20 November 2023
For those who love dinosaurs, Stegosaurs are a recognizable favorite. These plant-eating armored animals wore rows of raised plates on their backs and spiky tails to protect them from the carnivores, especially the Allosaurus, a theropod ancestor of modern day birds.
When threatened, the Stegosaur swung its tail to batter its attacker with the spikes.
This display at the Denver Museum of Nature and Science shows an Allosaur ready to bite a Stegosaur while two Stegosaur young run beneath her. Look closely in the background and you can see that the end of her tail — the spikes — are out of sight as they swing at the Alloasaur’s back.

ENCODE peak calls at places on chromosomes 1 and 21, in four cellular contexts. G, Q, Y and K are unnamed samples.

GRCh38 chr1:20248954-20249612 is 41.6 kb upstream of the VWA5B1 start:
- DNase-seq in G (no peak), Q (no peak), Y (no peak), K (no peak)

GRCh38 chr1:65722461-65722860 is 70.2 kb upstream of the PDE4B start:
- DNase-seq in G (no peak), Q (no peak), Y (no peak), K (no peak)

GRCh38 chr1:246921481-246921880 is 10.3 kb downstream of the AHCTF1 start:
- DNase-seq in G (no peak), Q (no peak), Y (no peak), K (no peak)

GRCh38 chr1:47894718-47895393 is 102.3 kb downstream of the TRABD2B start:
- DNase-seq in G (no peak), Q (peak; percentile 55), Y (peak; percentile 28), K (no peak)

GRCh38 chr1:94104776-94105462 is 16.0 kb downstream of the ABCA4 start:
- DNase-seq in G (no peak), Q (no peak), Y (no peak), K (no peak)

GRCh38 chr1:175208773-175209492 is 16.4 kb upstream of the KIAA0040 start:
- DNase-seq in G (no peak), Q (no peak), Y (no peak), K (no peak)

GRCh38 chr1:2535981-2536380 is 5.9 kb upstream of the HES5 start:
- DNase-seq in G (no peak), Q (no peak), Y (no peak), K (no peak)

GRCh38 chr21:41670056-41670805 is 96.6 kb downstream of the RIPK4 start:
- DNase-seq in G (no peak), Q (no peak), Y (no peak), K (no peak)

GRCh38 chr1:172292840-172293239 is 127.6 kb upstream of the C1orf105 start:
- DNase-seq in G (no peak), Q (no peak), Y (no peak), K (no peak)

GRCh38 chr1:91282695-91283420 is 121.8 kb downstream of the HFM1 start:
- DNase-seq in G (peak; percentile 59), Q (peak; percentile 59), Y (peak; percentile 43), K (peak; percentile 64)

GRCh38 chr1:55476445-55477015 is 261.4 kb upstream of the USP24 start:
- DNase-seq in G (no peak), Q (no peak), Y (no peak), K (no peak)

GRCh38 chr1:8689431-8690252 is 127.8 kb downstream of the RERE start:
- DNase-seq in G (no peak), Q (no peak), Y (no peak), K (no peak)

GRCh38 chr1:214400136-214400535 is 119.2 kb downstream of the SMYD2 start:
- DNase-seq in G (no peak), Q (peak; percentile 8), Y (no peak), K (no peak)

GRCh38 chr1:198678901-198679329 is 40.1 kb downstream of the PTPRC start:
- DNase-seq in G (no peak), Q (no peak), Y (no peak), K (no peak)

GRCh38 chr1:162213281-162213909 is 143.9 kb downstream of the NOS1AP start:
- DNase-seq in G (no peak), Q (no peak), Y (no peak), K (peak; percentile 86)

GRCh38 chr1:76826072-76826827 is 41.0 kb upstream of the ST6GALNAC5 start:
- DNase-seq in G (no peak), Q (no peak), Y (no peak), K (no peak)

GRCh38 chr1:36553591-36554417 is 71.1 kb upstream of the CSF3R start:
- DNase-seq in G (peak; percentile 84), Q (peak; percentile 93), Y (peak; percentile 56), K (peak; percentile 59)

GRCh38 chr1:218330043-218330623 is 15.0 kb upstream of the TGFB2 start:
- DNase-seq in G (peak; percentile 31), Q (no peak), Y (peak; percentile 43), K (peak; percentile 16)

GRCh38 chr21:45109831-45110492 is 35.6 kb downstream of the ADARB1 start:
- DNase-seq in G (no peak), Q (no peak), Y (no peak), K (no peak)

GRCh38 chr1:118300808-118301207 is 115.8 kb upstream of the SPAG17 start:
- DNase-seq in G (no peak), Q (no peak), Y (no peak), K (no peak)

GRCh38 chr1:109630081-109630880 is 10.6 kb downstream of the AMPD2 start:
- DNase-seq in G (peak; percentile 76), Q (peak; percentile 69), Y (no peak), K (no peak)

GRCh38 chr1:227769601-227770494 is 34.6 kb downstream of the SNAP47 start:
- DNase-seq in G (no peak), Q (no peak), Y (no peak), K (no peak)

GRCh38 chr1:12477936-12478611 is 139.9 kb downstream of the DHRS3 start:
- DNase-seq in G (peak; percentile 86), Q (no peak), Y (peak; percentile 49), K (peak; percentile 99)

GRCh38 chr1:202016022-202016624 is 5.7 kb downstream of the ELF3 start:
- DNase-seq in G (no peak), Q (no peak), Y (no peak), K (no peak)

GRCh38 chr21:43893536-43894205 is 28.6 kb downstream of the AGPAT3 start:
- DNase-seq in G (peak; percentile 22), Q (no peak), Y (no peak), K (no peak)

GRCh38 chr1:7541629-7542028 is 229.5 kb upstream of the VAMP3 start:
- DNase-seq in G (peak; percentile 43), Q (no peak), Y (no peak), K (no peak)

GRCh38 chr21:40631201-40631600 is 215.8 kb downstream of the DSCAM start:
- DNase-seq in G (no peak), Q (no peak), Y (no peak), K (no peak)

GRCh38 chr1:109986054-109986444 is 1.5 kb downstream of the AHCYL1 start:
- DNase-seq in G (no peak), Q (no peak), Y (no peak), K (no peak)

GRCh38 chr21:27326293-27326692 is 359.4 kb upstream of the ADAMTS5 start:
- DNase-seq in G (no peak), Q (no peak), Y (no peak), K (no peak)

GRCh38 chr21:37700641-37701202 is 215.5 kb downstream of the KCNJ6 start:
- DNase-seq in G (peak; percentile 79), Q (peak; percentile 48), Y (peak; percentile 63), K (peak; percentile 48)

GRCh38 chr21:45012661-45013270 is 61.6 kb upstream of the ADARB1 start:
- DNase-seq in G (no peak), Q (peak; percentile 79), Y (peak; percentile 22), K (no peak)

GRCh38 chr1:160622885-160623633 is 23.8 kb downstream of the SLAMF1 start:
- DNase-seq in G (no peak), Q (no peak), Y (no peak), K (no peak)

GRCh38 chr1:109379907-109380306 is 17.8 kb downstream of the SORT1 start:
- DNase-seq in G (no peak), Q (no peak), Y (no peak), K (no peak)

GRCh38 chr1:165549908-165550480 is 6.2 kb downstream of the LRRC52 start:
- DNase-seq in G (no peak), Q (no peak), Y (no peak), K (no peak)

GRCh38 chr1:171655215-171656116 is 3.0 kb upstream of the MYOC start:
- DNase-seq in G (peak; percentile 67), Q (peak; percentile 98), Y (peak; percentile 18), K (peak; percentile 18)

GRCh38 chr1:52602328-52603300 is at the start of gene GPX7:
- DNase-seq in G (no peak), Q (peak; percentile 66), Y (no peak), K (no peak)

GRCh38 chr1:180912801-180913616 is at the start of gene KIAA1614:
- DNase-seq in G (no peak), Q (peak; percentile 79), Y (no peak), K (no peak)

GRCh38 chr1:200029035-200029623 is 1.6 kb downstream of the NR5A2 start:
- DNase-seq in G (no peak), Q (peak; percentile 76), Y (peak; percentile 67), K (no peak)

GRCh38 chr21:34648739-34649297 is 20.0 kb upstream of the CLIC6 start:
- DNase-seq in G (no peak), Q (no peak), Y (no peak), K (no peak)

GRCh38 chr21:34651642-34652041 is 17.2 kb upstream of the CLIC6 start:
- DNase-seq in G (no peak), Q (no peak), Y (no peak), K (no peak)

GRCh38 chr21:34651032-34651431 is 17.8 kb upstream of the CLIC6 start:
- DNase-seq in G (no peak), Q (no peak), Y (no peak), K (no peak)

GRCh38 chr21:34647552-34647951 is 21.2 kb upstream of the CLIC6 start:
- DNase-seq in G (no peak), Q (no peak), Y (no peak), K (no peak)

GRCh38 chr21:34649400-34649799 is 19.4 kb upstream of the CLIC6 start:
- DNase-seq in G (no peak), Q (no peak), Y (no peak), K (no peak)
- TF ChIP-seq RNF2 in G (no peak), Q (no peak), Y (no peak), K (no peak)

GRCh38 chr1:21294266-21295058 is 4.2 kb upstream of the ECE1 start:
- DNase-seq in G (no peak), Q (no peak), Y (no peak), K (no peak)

When paleontologists were puzzled by a hole in this Allosaur vertebrae (at left) they figured out that a Stegosaur spike fits the hole (at right). Bone piercing bone in real time. Ouch!
The arrangement of the tail spikes had no name until “Kenneth Carpenter, then a paleontologist at the Denver Museum of Nature and Science, used the term when describing a fossil at the Society of Vertebrate Paleontology Annual Meeting in 1993.” — quote from Wikipedia.
The name came from a Far Side cartoon in 1982 when Gary Larson invented it as a joke. “Now, this end is called the thagomizer … after the late Thag Simmons.”
The name caught on and is now official.
The rest is history.
Watch out for that thagomizer!
(credits are in the captions. Tip of the hat to Jonathan Nadle who told me about the thagomizer.)